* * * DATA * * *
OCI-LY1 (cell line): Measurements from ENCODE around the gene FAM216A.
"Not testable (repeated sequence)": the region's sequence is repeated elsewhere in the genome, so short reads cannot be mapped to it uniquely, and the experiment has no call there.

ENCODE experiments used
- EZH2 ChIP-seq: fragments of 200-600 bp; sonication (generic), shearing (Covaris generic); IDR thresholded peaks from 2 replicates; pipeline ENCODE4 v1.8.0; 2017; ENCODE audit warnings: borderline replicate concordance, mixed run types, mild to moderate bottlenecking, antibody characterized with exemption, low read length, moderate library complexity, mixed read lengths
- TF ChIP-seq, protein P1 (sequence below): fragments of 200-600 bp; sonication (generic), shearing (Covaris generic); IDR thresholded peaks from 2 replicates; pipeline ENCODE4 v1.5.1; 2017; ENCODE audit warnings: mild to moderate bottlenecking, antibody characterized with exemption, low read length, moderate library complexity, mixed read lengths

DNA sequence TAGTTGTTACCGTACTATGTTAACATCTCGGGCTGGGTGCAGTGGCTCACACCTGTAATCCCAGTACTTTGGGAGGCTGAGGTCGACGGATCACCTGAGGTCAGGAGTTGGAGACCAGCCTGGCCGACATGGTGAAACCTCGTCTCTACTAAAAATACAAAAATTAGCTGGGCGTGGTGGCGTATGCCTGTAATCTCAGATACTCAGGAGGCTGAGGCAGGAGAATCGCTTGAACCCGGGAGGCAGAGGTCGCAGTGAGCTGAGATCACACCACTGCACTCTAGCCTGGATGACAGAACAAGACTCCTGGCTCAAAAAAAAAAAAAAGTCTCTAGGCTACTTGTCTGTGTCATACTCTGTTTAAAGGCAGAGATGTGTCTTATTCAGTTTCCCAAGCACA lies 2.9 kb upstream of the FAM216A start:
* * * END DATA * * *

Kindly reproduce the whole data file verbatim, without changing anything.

OCI-LY1 (cell line): Measurements from ENCODE around the gene FAM216A.
"Not testable (repeated sequence)": the region's sequence is repeated elsewhere in the genome, so short reads cannot be mapped to it uniquely, and the experiment has no call there.

ENCODE experiments used
- EZH2 ChIP-seq: fragments of 200-600 bp; sonication (generic), shearing (Covaris generic); IDR thresholded peaks from 2 replicates; pipeline ENCODE4 v1.8.0; 2017; ENCODE audit warnings: borderline replicate concordance, mixed run types, mild to moderate bottlenecking, antibody characterized with exemption, low read length, moderate library complexity, mixed read lengths
- TF ChIP-seq, protein P1 (sequence below): fragments of 200-600 bp; sonication (generic), shearing (Covaris generic); IDR thresholded peaks from 2 replicates; pipeline ENCODE4 v1.5.1; 2017; ENCODE audit warnings: mild to moderate bottlenecking, antibody characterized with exemption, low read length, moderate library complexity, mixed read lengths

DNA sequence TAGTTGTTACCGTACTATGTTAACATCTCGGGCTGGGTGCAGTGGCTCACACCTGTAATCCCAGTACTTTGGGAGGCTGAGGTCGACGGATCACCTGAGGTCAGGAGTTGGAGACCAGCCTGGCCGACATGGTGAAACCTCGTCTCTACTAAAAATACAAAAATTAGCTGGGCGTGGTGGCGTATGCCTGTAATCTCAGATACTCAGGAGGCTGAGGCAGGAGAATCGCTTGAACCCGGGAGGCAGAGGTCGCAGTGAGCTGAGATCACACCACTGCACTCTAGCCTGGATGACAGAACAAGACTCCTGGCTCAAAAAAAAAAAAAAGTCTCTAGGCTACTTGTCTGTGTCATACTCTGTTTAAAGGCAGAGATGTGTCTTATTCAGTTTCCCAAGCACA lies 2.9 kb upstream of the FAM216A start: